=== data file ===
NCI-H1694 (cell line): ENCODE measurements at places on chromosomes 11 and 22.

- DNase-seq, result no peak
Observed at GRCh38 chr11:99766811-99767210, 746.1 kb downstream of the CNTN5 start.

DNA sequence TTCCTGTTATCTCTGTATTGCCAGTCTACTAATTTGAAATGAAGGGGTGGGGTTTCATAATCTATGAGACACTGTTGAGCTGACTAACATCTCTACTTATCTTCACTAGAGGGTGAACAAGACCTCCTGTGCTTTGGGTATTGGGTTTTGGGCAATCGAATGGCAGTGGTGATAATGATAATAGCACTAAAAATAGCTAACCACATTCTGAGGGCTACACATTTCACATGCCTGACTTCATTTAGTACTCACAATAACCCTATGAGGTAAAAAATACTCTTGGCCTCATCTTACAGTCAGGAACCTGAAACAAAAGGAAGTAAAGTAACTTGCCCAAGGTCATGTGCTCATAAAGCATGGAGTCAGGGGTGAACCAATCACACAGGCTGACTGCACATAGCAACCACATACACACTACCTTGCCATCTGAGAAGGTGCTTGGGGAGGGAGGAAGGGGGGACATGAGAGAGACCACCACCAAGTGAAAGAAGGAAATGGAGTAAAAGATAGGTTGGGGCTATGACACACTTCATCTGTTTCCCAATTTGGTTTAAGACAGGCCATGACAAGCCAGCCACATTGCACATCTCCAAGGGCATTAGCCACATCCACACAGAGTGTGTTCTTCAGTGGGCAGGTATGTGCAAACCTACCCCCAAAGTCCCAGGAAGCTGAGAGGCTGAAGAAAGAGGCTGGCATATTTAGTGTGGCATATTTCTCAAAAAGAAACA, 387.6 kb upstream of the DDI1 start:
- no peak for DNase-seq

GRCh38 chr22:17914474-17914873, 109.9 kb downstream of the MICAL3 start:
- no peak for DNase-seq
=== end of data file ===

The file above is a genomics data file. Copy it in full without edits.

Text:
NCI-H1694 (cell line): ENCODE measurements at places on chromosomes 11 and 22.

- DNase-seq, result no peak
Observed at GRCh38 chr11:99766811-99767210, 746.1 kb downstream of the CNTN5 start.

DNA sequence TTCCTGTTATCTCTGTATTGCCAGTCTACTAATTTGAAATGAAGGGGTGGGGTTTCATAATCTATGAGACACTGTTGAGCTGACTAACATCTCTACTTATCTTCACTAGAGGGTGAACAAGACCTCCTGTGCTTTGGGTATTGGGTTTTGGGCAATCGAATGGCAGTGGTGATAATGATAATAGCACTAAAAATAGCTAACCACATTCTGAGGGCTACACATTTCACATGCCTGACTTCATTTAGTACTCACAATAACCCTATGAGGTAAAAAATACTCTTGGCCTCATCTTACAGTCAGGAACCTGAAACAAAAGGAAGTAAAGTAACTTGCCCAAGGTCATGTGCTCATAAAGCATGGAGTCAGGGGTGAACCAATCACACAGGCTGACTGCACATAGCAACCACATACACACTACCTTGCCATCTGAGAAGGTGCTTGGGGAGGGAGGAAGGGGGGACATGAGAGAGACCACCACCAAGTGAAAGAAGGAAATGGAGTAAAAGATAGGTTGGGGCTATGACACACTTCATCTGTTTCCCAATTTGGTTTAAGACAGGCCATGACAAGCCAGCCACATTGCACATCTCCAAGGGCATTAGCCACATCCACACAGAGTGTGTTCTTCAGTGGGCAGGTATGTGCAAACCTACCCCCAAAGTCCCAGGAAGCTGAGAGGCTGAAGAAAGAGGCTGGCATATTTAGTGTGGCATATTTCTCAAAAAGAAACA, 387.6 kb upstream of the DDI1 start:
- no peak for DNase-seq

GRCh38 chr22:17914474-17914873, 109.9 kb downstream of the MICAL3 start:
- no peak for DNase-seq